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Editor’s Choice: Ralph J. Gleason’s writings and jazz interviews

Music in the Air: The Selected Writings of Ralph J. Gleason, foreword by Jann Wenner, introduction by Paul Scanlon, Yale University Press, 328 pages, $30; Conversations in Jazz by Ralph J. Gleason, Yale University Press, 328 pages, $30. Ralph J. Gleason was an authentic hero among jazz and pop music critics. It was Gleason who gave Jann Wenner $2,000 to launch Rolling Stone magazine. Gleason was genuinely interested in young critics – so much so that I can personally attest to his writing, out of the blue, to a young critic 3,000 miles away at a newspaper so that he could deliver an “attaboy” for something he liked.

It’s crucial to remember how good and generous a man Ralph J. Gleason was when you consider everything else he did as a jazz and pop music critic and cultural commentator in his wretchedly brief time on earth (1917-1975.) He had one of the legendary jazz TV shows in America (“Jazz Casual”), wrote classic liner notes for records (that’s Gleason on Miles Davis’ “Bitches Brew”) and conducted some of the best interviews ever of great jazz musicians– a tribe, in general, of human beings who often have to put up with mind-blowing cluelessness from admirers. It was Gleason’s goodness, sensitivity and generosity that made him such a great interviewer.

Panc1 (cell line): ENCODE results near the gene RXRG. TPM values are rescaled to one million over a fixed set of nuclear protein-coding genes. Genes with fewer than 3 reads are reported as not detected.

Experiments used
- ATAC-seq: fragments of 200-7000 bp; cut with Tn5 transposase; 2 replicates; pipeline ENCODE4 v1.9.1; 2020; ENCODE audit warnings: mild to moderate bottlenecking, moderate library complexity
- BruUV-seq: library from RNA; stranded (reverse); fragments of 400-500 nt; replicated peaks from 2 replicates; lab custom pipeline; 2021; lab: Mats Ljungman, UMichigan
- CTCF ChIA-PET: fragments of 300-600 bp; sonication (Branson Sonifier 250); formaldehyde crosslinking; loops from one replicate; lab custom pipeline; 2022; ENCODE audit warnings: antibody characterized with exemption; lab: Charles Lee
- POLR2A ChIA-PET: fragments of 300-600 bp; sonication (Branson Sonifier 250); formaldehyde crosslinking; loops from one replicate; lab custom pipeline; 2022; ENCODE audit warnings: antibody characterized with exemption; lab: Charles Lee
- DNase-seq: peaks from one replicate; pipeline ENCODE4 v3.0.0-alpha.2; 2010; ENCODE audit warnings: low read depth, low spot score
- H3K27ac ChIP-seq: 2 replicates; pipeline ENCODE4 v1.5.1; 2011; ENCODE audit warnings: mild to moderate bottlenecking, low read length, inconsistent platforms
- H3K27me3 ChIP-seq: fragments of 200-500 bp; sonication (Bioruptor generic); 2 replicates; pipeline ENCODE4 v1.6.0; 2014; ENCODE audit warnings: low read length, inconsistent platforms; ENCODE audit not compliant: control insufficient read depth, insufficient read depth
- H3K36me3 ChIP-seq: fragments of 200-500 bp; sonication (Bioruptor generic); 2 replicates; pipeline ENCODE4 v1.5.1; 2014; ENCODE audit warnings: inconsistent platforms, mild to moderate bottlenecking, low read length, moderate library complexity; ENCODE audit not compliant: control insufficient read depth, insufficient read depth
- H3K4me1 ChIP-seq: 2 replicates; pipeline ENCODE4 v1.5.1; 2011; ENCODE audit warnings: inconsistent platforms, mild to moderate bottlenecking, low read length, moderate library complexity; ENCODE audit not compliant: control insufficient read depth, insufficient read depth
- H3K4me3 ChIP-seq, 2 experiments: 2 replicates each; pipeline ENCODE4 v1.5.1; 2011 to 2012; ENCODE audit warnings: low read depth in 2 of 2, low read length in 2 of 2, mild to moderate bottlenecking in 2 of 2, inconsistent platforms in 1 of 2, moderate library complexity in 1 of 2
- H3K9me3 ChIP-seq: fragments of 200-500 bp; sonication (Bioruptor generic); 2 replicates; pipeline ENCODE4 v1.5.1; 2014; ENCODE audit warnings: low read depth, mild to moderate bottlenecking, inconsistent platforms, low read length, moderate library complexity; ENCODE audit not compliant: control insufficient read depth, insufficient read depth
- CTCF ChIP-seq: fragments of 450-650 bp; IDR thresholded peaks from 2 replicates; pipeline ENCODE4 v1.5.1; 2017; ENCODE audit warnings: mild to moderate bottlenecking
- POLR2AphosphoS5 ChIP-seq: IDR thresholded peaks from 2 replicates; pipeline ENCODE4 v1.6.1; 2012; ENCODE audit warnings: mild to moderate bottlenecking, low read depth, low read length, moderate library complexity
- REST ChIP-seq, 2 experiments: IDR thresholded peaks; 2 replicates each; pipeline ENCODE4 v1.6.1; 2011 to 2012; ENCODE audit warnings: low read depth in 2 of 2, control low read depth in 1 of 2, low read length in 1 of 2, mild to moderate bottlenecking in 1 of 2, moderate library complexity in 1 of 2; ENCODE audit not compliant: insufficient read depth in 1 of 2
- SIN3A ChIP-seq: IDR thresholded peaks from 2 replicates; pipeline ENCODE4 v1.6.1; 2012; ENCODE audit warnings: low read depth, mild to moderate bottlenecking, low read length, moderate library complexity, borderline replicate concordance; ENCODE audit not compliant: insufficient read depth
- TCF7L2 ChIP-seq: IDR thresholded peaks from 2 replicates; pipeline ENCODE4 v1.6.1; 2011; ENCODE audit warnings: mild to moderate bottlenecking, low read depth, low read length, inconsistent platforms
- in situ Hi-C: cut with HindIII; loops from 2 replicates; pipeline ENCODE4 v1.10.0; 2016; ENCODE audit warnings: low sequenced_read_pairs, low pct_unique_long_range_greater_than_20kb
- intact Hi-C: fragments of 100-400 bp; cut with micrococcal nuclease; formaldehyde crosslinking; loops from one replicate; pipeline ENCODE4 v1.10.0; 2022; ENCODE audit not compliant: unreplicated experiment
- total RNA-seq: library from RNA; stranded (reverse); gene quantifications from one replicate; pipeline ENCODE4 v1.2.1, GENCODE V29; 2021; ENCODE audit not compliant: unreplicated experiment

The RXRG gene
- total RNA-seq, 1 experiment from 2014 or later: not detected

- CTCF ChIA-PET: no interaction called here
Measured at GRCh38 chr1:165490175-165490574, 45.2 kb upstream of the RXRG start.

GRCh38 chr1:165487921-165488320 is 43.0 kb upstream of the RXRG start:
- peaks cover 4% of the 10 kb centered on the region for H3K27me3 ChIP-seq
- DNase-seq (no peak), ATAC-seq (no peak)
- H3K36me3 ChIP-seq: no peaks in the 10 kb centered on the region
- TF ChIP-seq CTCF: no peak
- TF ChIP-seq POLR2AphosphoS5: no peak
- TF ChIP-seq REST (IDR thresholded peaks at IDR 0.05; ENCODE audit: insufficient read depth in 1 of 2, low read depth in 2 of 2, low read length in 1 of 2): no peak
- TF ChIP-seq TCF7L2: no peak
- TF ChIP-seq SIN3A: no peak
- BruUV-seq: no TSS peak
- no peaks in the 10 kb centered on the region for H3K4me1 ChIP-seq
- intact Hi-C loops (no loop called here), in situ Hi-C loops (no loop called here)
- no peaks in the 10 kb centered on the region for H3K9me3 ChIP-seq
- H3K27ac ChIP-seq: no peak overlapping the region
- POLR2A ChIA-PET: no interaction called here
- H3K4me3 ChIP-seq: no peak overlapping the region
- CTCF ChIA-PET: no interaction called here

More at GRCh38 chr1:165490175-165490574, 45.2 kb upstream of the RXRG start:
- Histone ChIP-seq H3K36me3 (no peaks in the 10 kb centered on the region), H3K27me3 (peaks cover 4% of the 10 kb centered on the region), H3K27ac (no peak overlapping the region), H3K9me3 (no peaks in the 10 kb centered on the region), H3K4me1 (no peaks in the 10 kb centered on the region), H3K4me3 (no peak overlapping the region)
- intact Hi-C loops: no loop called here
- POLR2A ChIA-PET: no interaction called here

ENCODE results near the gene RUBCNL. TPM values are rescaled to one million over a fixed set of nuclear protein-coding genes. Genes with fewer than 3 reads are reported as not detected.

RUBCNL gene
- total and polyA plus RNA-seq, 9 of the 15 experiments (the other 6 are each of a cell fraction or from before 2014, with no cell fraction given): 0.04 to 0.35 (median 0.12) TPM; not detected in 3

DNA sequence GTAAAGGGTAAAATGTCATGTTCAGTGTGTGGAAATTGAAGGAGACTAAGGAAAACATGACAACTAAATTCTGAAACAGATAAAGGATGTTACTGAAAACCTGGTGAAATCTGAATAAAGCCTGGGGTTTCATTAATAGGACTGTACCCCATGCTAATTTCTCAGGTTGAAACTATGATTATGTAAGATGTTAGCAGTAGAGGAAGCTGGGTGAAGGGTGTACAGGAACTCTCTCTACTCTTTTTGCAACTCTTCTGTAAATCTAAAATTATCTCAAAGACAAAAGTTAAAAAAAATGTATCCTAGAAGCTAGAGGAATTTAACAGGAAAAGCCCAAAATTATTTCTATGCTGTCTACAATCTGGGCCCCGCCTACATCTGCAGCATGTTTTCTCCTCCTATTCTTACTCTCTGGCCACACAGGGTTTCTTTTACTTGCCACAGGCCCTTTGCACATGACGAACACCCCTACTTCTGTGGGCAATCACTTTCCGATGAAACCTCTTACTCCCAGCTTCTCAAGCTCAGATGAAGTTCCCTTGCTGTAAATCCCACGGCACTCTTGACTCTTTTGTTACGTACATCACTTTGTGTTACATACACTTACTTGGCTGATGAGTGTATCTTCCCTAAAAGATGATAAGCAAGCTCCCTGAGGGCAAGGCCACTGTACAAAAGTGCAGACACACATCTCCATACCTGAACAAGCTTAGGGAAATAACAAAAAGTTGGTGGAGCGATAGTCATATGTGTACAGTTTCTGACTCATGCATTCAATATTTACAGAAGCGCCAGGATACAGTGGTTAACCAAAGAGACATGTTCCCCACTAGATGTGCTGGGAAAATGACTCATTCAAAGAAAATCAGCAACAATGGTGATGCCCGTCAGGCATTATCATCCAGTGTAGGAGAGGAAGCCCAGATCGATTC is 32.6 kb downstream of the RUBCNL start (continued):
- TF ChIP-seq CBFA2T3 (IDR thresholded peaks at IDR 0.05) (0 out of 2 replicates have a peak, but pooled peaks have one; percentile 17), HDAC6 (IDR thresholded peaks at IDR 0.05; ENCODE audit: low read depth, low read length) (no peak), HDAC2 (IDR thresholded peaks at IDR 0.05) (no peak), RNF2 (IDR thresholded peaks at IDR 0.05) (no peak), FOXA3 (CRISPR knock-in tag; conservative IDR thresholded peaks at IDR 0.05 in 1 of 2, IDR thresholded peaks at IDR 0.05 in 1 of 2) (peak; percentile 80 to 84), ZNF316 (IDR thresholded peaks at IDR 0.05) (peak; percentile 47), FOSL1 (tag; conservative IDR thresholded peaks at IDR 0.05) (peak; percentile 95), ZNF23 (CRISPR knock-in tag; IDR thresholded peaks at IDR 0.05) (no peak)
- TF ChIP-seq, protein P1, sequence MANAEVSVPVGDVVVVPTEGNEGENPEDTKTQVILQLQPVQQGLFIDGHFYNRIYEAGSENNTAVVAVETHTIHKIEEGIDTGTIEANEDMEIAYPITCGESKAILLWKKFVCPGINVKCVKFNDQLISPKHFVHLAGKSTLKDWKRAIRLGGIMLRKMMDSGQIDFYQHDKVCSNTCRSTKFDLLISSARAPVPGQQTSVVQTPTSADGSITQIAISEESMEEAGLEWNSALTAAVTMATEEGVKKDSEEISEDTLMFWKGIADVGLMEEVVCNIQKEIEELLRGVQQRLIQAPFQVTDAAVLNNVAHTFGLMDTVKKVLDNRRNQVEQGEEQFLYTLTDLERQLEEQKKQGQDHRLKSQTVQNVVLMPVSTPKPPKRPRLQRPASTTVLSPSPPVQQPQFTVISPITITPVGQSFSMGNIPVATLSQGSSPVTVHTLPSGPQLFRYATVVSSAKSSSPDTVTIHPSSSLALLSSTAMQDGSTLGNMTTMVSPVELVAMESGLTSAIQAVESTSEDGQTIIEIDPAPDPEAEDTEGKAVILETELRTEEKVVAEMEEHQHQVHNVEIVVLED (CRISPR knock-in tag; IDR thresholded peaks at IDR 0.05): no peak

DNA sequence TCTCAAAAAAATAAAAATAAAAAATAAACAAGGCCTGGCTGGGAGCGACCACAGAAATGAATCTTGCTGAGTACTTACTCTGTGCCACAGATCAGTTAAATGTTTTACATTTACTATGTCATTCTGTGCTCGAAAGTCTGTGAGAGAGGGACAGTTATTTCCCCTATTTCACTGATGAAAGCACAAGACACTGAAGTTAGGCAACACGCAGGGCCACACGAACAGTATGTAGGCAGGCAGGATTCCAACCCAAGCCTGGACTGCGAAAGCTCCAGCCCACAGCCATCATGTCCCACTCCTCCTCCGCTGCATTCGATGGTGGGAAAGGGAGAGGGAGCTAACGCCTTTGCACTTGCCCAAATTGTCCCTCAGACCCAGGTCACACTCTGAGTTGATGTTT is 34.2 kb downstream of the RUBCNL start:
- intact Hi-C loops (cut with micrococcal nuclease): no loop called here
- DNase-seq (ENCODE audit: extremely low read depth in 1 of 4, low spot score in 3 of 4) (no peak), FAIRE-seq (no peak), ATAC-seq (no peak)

In one of the happier publishing surprises of the year, Yale University Press has decided to reintroduce Ralph J. Gleason to America in two volumes, the best of which is, by far, a book of his interviews with an Olympus of jazz musicians: John Coltrane, Quincy Jones, Dizzy Gillespie, John Lewis, Percy Heath, Connie Kay, Sonny Rollins, Philly Joe Jones, Bill Evans, Horace Silver, Duke Ellington, Les McCann and Jon Hendricks. The Yale book of Gleason’s selected writings is a bit more troublesome than the interviews for a simple reason: as widely and importantly read as he was in the San Francisco Chronicle in his time, the paper itself was seldom, if ever, up to the level of its best employees or the city it served. So no matter what the subject – jazz, Lenny Bruce, the Beatles, Bob Dylan --Gleason was better than his circumstances and less than he was elsewhere. Nevertheless, an authentically great man, great to encounter again. – Jeff Simon